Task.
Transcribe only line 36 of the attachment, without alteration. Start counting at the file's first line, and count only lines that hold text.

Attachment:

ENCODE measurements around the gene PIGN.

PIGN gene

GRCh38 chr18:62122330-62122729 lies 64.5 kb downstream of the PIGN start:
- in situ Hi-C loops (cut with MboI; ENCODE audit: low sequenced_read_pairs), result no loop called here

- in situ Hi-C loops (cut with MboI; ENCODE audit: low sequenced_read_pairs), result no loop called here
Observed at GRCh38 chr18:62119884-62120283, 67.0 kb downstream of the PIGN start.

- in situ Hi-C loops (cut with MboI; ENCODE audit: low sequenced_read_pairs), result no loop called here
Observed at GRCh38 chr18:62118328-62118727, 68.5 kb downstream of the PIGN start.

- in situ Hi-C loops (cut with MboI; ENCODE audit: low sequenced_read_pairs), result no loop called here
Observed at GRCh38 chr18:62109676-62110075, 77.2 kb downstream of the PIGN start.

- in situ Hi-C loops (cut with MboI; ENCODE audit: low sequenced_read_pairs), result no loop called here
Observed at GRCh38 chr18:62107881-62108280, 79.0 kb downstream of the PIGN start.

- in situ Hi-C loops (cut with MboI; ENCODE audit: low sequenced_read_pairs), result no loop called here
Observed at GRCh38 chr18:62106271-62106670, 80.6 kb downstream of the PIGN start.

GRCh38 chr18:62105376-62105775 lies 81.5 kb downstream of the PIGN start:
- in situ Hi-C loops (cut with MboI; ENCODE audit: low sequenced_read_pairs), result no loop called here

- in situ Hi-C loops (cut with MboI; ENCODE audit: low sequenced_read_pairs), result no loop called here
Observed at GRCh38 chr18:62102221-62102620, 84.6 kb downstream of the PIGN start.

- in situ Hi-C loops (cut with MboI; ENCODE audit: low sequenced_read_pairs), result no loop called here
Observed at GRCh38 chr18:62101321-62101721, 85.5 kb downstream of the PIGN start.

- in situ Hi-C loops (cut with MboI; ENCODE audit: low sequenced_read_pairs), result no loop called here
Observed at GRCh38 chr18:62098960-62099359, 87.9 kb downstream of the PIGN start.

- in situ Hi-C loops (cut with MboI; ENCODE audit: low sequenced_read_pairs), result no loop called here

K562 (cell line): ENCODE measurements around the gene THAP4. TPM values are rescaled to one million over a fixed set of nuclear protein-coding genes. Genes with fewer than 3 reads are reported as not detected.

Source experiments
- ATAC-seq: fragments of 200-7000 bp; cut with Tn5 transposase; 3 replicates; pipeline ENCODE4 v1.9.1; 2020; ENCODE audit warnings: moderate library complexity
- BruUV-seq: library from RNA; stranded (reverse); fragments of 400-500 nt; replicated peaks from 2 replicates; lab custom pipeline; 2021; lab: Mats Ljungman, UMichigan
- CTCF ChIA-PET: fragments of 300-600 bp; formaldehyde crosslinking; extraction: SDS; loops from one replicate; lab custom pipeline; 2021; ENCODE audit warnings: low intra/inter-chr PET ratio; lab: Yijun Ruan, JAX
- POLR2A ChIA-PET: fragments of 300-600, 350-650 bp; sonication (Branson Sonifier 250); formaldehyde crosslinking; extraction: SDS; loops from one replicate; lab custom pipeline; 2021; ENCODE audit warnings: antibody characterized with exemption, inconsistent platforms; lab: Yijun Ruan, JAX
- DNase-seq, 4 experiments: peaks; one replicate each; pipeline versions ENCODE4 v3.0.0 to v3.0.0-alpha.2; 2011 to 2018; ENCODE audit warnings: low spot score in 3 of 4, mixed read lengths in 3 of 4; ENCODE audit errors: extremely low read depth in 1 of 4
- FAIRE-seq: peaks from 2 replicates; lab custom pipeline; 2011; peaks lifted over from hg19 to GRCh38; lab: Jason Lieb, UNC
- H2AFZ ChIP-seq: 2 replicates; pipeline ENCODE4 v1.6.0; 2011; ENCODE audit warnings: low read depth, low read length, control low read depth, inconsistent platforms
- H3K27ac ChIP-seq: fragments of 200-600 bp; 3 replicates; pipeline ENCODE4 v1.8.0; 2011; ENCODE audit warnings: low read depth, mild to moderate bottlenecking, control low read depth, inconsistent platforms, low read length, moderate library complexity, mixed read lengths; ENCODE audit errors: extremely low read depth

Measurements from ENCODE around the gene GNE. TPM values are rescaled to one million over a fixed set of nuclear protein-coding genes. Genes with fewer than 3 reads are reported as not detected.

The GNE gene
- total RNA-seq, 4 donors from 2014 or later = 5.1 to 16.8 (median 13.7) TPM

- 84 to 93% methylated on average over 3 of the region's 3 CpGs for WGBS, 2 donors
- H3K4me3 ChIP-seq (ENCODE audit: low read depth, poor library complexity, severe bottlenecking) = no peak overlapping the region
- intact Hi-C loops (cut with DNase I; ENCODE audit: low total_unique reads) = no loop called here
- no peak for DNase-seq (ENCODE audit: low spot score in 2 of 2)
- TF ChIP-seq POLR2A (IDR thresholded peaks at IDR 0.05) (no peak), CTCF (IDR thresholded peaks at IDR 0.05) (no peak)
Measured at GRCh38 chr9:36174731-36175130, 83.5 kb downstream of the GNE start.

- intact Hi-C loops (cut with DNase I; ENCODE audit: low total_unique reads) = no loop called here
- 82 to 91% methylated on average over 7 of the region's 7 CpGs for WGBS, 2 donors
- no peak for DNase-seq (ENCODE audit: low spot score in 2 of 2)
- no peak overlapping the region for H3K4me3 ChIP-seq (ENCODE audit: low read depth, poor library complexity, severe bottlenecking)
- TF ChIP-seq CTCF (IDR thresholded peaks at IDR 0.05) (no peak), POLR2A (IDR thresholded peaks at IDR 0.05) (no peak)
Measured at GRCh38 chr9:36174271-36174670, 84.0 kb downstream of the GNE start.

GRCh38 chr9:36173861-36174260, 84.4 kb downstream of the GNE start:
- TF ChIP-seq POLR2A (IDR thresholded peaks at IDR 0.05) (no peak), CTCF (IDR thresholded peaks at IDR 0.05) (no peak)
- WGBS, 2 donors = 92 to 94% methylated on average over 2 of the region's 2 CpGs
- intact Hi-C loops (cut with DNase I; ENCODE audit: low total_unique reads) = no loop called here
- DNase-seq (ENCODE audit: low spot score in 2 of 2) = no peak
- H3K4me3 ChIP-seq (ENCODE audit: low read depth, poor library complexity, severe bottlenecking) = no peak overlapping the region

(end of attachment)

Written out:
- total RNA-seq, 4 donors from 2014 or later = 5.1 to 16.8 (median 13.7) TPM